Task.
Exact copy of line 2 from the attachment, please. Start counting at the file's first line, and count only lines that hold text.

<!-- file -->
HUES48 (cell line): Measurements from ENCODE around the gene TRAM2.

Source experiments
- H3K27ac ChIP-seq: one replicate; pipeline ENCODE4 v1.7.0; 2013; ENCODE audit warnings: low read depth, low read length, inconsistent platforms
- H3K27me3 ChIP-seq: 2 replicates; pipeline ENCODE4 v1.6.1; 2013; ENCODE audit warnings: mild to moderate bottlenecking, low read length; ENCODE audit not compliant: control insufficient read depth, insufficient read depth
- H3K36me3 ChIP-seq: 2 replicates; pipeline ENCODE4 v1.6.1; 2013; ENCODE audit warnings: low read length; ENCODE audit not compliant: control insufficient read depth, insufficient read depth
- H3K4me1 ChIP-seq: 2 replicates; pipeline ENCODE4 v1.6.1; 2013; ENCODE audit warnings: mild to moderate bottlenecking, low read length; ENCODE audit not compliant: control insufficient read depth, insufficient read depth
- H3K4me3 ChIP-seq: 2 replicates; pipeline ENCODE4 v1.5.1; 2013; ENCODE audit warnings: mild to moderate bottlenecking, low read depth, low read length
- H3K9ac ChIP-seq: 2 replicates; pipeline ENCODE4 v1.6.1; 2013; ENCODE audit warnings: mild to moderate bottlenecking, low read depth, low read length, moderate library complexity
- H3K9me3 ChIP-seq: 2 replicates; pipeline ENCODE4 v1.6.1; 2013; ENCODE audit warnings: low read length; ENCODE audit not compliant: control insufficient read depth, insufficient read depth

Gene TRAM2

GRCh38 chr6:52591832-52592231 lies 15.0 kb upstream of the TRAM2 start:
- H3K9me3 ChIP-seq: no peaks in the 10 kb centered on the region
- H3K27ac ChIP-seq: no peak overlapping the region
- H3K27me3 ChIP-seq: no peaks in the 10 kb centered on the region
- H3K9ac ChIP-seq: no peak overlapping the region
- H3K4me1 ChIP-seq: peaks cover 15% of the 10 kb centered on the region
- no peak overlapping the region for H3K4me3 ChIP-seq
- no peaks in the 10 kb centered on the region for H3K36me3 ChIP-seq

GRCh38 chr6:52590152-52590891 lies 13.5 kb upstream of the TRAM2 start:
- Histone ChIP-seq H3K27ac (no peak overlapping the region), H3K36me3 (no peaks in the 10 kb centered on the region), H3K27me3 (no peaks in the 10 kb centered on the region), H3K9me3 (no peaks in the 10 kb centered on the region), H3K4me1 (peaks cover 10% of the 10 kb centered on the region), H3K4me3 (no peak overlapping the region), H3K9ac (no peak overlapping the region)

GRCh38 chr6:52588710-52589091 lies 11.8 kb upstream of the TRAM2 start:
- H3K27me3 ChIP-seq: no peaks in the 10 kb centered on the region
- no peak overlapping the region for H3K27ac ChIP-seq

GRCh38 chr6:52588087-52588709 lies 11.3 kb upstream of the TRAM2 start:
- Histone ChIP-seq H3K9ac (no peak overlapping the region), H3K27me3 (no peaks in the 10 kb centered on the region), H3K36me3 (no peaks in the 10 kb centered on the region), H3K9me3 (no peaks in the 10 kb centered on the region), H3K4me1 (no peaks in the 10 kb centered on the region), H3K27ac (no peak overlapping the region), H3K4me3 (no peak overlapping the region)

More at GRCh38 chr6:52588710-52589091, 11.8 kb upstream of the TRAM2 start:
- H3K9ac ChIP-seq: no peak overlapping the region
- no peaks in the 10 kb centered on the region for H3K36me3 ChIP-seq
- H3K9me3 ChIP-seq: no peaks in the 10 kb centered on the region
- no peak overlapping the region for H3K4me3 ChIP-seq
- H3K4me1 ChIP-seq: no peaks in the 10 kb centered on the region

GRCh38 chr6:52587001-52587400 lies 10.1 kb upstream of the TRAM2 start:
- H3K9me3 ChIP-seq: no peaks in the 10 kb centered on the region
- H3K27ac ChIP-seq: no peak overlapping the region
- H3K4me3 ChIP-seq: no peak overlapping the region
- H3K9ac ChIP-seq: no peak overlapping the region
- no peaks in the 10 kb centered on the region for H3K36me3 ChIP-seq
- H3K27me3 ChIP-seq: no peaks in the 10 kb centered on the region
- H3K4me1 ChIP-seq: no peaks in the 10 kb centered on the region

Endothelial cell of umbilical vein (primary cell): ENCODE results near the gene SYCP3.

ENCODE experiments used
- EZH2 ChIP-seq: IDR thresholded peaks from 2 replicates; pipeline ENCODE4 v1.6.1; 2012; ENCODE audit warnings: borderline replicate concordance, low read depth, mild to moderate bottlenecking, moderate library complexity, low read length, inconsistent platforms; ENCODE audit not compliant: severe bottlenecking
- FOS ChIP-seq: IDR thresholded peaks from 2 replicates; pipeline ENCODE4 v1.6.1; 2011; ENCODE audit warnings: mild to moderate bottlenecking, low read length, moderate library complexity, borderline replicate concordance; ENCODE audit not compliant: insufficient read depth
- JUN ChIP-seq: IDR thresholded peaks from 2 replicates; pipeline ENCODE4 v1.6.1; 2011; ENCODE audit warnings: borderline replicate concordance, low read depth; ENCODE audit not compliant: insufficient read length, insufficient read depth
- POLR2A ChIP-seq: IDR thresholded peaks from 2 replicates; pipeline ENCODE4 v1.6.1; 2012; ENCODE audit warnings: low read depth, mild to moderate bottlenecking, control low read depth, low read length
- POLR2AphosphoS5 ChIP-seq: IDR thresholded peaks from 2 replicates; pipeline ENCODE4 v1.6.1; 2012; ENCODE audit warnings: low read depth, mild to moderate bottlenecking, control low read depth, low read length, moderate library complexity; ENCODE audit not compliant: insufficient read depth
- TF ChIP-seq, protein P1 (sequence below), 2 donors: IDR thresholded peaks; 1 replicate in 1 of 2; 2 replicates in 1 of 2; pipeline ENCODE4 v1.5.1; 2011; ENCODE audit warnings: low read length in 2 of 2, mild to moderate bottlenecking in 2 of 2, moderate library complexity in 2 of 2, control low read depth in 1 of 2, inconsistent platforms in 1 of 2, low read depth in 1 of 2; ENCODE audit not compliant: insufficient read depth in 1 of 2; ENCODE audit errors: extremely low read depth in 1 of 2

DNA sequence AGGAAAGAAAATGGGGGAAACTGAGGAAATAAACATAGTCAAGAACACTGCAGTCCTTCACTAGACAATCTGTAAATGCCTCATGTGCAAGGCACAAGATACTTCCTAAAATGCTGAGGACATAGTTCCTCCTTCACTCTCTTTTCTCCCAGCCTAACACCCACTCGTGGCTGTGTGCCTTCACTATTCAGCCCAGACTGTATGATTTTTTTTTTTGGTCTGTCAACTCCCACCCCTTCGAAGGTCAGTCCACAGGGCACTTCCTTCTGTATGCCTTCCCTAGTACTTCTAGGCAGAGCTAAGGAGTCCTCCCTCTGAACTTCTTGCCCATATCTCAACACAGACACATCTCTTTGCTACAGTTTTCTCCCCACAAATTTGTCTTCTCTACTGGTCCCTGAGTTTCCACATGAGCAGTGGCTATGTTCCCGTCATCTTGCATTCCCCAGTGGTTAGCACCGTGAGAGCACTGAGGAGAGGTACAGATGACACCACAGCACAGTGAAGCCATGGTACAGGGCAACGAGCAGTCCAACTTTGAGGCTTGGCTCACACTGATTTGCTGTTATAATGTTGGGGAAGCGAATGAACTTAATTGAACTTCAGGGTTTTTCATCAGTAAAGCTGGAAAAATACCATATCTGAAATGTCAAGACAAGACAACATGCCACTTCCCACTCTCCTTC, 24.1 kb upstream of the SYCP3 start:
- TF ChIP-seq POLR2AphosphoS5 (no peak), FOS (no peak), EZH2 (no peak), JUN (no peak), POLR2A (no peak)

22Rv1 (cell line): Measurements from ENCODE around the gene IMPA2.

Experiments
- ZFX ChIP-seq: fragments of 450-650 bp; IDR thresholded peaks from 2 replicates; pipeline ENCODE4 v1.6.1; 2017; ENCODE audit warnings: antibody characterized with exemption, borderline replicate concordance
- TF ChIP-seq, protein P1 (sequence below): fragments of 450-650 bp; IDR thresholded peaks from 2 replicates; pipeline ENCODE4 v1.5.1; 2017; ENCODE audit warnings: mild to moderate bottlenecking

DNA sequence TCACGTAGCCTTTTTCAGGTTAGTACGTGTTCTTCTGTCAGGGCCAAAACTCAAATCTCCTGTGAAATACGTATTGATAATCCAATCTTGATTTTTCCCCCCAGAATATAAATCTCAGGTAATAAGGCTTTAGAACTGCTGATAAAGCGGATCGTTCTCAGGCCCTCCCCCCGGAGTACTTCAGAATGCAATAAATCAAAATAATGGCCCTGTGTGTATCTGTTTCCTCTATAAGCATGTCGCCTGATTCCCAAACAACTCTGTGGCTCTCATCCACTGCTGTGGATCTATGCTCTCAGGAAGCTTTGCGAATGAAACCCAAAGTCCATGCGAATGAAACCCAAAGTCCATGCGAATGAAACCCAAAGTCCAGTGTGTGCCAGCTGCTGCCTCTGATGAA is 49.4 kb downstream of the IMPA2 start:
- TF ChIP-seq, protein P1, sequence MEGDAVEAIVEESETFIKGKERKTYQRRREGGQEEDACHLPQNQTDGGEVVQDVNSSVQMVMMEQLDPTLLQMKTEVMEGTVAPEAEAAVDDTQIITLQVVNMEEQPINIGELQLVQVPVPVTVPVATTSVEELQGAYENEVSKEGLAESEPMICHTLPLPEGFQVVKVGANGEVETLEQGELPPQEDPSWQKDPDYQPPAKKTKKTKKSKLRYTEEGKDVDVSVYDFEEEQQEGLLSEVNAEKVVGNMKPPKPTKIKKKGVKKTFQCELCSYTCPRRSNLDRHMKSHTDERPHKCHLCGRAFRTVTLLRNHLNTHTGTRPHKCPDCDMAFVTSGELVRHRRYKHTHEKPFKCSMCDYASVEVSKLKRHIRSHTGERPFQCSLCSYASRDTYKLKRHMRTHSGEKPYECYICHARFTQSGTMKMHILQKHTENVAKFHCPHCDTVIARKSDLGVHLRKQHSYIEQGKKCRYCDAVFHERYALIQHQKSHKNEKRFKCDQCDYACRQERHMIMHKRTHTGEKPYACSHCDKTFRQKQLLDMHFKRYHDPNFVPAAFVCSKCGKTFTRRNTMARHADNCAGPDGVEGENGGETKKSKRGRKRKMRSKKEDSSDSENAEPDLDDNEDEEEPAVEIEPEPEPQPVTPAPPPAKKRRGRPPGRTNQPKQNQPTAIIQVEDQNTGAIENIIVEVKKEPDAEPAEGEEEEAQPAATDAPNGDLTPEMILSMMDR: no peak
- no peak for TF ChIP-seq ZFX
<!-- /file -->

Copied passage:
Source experiments